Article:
Iodine Supplementation in Mildly Iodine-Deficient Pregnant Women Does Not Improve Maternal Thyroid Function or Child Development: A Secondary Analysis of a Randomized Controlled Trial

Nicole J.E. Verhagen, Sueppong Gowachirapant, Pattanee Winichagoon, Maria Andersson, Alida Melse-Boonstra, Michael B. Zimmermann*

*Corresponding author for this work

Research output: Contribution to journalArticleAcademicpeer-review

Abstract

Background: Iodine deficiency during pregnancy may be associated with lower offspring IQ, but there are few data on the safety and efficacy of maternal iodine supplementation on child development. In a previously reported multi-center randomized trial conducted in Thailand and India, we assessed the effect of iodine supplementation in mildly iodine-deficient pregnant women on offspring development. In this secondary analysis of that trial, we report data only from the Thai pregnant women in the study, who were more iodine deficient at entry. Methods: Pregnant women in Bangkok, Thailand, were randomized to receive daily 200 μg oral iodine or placebo until delivery. We assessed thyroid size and thyroid function during pregnancy and cognitive and motor development at ages 1, 2, and 5.7 years. The trial was registered at www.clinicaltrials.gov/NCT00791466. Findings: Women (n = 514) entered the trial between November 2008 and March 2011 at a mean ± SD gestational age of 11 ± 2.8 weeks; their median (IQR) UIC was 112 (75, 170) μg/L. Mean compliance with supplementation was 88%. We assessed 397 mothers in the 3rd trimester, 231 infants at age 2 y, and 157 children at mean age 5.7 y. During pregnancy, there was a slightly greater decrease in free and total thyroxine concentrations in the iodine group (p < 0.05). At age 2 years, the iodine group had borderline lower scores for combined fine and gross motor function (p = 0.05), but there were no other significant differences in development. At 5.7 years, there were no significant group differences in child development. Conclusion: Daily iodine supplementation in mildly iodine deficient pregnant women was associated with small negative effects on maternal thyroxine concentrations, but did not affect child development. The safety and efficacy of iodine supplementation in mildly-iodine deficient pregnant women needs to be evaluated further in large randomized controlled trials.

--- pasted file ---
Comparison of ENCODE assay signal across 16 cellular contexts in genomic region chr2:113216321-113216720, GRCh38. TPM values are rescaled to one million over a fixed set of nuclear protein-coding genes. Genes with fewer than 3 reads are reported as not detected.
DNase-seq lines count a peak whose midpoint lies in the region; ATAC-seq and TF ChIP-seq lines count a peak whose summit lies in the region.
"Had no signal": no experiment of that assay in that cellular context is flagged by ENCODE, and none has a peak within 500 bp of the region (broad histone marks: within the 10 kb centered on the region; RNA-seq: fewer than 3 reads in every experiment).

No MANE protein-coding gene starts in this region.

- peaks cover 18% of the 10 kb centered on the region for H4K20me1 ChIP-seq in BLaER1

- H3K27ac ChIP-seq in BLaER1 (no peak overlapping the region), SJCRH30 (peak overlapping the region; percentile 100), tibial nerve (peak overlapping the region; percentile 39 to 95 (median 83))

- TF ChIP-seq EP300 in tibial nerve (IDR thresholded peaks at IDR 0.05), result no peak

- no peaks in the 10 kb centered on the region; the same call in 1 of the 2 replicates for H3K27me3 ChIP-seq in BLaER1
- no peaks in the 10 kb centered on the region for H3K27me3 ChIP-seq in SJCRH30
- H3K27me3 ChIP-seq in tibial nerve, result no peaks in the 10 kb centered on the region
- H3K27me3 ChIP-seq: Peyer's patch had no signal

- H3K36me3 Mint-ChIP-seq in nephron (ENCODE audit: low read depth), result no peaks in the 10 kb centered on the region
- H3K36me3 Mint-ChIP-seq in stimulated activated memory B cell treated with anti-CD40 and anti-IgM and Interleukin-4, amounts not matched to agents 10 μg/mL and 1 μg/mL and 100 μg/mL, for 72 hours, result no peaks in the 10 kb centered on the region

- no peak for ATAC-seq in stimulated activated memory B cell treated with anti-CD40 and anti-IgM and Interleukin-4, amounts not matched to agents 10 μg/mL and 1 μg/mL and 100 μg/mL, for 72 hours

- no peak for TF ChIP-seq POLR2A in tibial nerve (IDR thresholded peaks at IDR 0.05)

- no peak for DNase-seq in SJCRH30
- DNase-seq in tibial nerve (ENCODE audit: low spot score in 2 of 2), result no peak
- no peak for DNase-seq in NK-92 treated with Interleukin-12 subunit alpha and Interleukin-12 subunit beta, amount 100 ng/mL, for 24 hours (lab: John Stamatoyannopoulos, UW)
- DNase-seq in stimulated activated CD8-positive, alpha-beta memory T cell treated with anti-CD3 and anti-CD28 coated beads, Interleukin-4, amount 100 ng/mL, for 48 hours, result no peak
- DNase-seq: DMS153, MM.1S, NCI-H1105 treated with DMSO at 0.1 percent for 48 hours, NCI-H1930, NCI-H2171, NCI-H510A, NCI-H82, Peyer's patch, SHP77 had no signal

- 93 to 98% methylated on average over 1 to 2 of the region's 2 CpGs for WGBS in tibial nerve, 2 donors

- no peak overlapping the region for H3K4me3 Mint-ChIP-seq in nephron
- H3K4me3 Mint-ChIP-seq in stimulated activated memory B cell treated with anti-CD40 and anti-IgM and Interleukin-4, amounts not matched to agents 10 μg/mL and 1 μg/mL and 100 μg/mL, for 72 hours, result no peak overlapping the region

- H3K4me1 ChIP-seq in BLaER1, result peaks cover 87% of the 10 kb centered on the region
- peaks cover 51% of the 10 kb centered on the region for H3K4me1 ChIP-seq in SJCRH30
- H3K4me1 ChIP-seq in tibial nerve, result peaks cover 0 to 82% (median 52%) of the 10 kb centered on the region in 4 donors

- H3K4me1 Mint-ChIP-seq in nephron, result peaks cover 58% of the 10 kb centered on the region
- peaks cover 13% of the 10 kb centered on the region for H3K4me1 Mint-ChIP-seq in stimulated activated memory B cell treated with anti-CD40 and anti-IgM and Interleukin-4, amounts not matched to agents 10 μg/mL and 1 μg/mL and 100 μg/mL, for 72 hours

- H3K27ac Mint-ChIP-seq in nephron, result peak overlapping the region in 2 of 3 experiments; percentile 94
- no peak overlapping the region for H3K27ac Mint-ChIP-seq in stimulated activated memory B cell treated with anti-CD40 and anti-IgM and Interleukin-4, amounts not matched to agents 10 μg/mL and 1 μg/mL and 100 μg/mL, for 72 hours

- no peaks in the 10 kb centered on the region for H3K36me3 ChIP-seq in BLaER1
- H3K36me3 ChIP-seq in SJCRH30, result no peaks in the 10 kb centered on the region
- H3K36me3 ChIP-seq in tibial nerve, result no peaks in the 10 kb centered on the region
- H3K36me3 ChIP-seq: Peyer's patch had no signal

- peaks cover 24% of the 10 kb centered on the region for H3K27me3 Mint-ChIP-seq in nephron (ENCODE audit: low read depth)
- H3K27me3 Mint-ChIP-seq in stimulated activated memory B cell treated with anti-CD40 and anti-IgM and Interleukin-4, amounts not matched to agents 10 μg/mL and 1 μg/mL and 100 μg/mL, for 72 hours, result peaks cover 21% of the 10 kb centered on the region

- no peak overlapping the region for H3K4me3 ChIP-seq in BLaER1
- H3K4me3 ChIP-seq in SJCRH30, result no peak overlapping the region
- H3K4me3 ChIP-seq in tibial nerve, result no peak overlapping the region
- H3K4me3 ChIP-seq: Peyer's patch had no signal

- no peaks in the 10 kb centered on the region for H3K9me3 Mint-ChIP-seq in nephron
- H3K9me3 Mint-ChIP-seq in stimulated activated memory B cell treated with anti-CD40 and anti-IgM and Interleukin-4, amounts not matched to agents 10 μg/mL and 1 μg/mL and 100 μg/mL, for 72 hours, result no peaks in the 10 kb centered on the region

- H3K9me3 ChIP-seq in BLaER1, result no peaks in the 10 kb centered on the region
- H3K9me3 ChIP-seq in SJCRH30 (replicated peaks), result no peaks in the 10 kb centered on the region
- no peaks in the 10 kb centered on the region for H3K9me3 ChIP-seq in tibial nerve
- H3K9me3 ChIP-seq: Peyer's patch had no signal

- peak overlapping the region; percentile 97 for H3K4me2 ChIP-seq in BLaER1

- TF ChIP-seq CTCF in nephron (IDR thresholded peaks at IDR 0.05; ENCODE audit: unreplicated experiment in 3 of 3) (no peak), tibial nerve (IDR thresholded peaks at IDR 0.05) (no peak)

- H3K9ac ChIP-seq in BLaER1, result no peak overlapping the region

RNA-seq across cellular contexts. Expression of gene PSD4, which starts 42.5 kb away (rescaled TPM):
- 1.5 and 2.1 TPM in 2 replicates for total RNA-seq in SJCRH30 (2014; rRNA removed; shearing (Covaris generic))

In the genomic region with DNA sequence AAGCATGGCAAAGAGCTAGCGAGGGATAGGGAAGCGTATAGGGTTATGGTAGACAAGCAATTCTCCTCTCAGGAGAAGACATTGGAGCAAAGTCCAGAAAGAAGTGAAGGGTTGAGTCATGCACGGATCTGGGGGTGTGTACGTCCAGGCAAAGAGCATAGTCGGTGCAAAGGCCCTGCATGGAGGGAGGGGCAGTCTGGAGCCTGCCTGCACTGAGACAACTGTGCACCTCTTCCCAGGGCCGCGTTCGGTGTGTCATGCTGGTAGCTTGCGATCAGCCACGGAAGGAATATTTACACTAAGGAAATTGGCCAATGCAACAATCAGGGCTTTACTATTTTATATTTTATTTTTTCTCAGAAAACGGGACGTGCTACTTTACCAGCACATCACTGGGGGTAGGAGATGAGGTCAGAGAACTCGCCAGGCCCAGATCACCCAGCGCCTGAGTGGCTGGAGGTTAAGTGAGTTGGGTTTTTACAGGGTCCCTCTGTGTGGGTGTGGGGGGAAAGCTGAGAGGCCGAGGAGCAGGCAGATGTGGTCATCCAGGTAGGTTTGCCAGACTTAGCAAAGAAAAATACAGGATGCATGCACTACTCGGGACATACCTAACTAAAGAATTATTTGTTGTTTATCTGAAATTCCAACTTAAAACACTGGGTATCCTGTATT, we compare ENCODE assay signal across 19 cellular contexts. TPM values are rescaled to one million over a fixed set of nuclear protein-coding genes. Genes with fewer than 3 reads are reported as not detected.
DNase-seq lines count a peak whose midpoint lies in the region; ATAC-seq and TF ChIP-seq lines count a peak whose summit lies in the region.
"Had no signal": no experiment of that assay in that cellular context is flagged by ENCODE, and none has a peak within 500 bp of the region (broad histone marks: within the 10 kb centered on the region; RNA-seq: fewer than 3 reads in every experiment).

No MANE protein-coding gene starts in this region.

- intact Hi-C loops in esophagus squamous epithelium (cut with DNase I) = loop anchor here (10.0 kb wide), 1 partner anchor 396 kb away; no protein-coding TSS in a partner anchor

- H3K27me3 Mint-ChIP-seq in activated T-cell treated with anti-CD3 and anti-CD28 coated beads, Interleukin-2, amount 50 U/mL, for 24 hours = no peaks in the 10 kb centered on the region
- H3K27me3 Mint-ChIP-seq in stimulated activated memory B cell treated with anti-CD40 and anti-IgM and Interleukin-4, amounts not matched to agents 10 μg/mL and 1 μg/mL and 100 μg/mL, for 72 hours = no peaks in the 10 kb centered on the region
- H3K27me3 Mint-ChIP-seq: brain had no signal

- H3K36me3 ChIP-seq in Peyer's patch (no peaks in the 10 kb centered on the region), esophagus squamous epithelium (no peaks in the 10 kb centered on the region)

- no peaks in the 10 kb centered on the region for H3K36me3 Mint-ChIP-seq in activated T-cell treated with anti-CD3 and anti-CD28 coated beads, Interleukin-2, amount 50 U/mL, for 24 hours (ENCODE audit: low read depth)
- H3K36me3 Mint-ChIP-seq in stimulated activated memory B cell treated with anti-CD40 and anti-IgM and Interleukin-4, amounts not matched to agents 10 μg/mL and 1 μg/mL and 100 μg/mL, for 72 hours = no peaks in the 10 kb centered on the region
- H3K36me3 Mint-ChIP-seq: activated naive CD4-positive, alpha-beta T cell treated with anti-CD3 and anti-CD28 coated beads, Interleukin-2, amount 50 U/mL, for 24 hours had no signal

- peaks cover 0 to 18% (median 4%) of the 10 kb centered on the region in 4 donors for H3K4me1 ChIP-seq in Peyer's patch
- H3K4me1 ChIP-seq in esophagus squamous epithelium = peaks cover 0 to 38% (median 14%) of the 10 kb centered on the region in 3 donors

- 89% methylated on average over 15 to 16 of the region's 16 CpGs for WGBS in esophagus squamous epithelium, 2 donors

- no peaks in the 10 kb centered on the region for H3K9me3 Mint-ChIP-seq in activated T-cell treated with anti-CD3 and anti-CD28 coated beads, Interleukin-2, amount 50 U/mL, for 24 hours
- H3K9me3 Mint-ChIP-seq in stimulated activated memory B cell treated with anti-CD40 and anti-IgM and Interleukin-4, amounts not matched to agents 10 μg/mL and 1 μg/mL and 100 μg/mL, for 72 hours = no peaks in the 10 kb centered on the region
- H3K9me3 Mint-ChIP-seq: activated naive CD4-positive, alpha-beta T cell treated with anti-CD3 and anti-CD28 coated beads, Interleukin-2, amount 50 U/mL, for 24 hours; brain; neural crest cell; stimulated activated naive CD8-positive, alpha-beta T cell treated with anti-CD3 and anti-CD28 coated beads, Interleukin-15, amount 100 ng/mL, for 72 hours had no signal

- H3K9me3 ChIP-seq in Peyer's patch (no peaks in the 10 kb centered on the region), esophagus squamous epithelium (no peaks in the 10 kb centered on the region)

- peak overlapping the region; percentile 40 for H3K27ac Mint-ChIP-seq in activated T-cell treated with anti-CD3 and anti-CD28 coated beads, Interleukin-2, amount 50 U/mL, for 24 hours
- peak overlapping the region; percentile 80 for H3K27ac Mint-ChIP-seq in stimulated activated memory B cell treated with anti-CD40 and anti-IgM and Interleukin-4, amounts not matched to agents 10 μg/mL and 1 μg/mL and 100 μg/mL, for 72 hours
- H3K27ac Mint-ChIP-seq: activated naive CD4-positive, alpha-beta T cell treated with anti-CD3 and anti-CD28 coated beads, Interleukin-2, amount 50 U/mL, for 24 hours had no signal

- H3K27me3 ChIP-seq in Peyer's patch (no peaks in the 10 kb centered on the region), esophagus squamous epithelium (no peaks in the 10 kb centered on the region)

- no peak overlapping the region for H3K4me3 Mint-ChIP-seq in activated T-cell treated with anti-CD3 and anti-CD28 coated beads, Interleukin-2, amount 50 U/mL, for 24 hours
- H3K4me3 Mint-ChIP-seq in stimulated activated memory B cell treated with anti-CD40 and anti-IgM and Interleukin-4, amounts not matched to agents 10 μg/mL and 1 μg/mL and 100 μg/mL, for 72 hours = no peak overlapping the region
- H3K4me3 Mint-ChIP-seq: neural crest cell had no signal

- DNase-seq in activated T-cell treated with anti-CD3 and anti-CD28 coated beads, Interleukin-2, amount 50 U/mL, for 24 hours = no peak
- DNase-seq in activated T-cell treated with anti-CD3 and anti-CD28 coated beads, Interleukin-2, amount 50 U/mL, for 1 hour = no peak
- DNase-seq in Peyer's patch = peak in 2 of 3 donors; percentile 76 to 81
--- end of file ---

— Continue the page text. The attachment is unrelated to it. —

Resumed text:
Original languageEnglish
Article number572984
JournalFrontiers in Endocrinology
Volume11
DOIs
Publication statusPublished - 6 Oct 2020

Keywords

  • brain development
  • children
  • cognition
  • infants
  • iodine deficiency
  • pregnancy
  • supplementation
  • thyroid

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